With Supreme Court Ruling, Israel Ready to Form New Government

May 6, 2020
Israeli Prime Minister Benjamin Netanyahu speaking at a rally in Tel Aviv, Aug. 9, 2017. Photo by Tomer Neuberg/Flash90.

The unity behemoth is coming. A coalition of more than 70 Knesset members (perhaps close to 80), and a government of more than 30 ministers, not to mention a dozen or so deputy ministers, is expected to be sworn in next Wednesday — the first since 2015. After three election cycles, it’s about time we had a new government.

The Supreme Court ruled unanimously on Wednesday night that letting Prime Minister Benjamin Netanyahu form a new government is legal. Eleven justices signed the ruling, signaling that this was not a controversial conclusion. Not by a long shot. It also decided the court had no reason to intervene in the agreement between Netanyahu and Benny Gantz. For now. The court could still revisit the legal arrangements later. For example, when it becomes Netanyahu’s turn to be the “alternate prime minister.” At such time, if the justices rule that the alternate prime minister is like any other minister, Gantz  will be forced to dismiss Netanyahu (under the current law, a minister cannot serve under indictment). The result will be an end to the coalition.

But this is far in the future. For now, the court has paved the way for the Knesset to pass the necessary legislation, for the president to hand Netanyahu the mandate to form a government, and for the heads of the blocs to begin closing the deal with the other parties and select the ministers for each office. All of this is slated to happen by next Wednesday, when the Knesset will vote in favor of the unity government.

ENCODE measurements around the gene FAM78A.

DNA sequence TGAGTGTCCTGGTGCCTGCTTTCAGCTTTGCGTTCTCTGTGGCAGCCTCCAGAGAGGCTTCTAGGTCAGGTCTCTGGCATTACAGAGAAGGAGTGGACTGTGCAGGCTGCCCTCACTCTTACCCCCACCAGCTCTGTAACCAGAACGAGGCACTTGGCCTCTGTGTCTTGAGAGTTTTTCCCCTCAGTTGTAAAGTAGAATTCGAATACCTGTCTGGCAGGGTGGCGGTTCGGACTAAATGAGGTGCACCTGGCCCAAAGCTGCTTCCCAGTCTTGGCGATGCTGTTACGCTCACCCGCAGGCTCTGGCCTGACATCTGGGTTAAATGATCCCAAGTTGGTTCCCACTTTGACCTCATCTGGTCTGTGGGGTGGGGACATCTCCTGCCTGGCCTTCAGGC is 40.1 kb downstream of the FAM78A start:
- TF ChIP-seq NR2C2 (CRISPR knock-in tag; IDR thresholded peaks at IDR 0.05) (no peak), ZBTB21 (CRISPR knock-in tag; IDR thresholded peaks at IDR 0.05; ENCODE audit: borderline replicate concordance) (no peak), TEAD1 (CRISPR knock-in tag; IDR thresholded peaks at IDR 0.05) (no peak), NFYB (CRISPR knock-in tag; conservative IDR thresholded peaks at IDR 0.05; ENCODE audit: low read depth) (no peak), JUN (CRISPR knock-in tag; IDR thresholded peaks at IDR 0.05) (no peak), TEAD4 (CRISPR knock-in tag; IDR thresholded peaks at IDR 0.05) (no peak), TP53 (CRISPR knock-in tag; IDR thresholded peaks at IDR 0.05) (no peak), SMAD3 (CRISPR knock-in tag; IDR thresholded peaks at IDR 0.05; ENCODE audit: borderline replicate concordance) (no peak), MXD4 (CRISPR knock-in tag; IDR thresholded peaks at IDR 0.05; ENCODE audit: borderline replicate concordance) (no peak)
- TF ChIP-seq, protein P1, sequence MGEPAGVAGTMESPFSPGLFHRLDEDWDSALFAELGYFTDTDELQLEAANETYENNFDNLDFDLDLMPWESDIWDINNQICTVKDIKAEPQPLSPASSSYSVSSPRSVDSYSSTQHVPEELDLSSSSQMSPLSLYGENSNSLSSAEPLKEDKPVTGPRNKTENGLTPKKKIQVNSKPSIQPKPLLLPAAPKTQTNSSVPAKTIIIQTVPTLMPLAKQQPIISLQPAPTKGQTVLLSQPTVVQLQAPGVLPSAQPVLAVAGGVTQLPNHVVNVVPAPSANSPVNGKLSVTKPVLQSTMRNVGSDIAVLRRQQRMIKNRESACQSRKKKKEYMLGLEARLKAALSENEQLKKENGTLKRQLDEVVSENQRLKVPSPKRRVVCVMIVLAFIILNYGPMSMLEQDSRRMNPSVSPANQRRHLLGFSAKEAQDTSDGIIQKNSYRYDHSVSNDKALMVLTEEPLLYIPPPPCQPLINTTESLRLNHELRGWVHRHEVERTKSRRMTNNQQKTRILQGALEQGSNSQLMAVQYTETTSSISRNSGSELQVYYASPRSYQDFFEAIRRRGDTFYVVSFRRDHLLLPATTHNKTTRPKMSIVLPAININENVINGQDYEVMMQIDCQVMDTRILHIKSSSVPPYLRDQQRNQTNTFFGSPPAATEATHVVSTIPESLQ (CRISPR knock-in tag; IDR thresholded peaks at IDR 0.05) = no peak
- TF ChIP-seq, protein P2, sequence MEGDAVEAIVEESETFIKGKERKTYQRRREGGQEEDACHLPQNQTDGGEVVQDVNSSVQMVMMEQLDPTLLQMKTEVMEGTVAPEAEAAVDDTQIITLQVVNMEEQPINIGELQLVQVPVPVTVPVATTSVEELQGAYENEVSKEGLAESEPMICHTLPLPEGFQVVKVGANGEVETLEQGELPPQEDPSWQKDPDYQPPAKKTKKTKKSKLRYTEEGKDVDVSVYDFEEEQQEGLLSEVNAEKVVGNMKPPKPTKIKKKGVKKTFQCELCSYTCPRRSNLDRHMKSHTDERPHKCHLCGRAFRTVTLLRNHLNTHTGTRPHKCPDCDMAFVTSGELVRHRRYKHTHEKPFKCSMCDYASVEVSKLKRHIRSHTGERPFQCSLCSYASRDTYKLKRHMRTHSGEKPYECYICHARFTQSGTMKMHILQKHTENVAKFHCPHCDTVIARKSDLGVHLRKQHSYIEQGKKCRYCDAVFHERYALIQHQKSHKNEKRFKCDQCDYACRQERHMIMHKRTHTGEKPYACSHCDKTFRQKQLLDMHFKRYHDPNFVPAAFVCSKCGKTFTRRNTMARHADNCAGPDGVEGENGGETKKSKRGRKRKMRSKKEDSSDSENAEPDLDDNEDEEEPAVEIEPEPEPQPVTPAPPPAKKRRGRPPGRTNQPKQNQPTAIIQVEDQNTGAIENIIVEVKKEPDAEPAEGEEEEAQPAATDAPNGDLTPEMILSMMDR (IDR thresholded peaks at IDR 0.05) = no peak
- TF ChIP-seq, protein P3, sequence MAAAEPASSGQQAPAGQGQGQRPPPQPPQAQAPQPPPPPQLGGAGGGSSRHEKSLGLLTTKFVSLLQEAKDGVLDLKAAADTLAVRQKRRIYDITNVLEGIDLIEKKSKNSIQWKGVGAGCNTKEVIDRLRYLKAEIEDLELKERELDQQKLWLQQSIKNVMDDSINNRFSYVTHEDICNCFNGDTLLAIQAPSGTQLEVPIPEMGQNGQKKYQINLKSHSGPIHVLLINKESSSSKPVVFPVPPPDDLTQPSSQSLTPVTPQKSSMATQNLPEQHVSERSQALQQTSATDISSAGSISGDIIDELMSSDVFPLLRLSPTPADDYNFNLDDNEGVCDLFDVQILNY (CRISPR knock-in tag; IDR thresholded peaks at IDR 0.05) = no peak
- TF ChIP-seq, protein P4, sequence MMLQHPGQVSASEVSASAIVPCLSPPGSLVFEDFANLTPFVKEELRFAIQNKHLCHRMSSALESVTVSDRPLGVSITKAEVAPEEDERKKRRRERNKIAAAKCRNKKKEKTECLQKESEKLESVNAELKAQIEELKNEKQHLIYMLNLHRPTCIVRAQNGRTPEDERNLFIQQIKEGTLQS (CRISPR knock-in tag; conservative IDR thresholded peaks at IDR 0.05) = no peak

Four important things to note as the government forms:

  1. There was a lot of skepticism among analysts, pundits and other observers as to whether Netanyahu truly wants to form a unity government or was looking for a way to prompt a new election. Such skepticism was not misplaced but has its limitations. Prophecy is dangerous,  especially when the prophet has a clear agenda (in this case, to make Netanyahu look bad).
  2. For 18 months we became used to (or maybe became addicted to) the game of politics. Political maneuvers are an important part of public life, but the new government faces serious challenges. Hopefully, this will be reason enough to take a break from political games and focus on policy making.
  3. Netanyahu’s trial is slated to begin in a few weeks. We have to see how he functions when the court discusses the allegations against him.
  4. Is the government ready to annex parts of the West Bank? Apart from coronavirus related matters, including health measures and economic remedies, annexation is the next big question on the table. According to his understanding with Gantz, in two months Netanyahu can make a move. Two months is an eternity. And it is also just around the corner.

More on recent developments in Israel:

A Conversation with Political Correspondent Tal Schneider
Can Netanyahu Legally Be Prime Minister?
Should Israel’s Court Accept a Flawed Coalition Agreement?
Is Israel Returning to Normalcy Too Soon?
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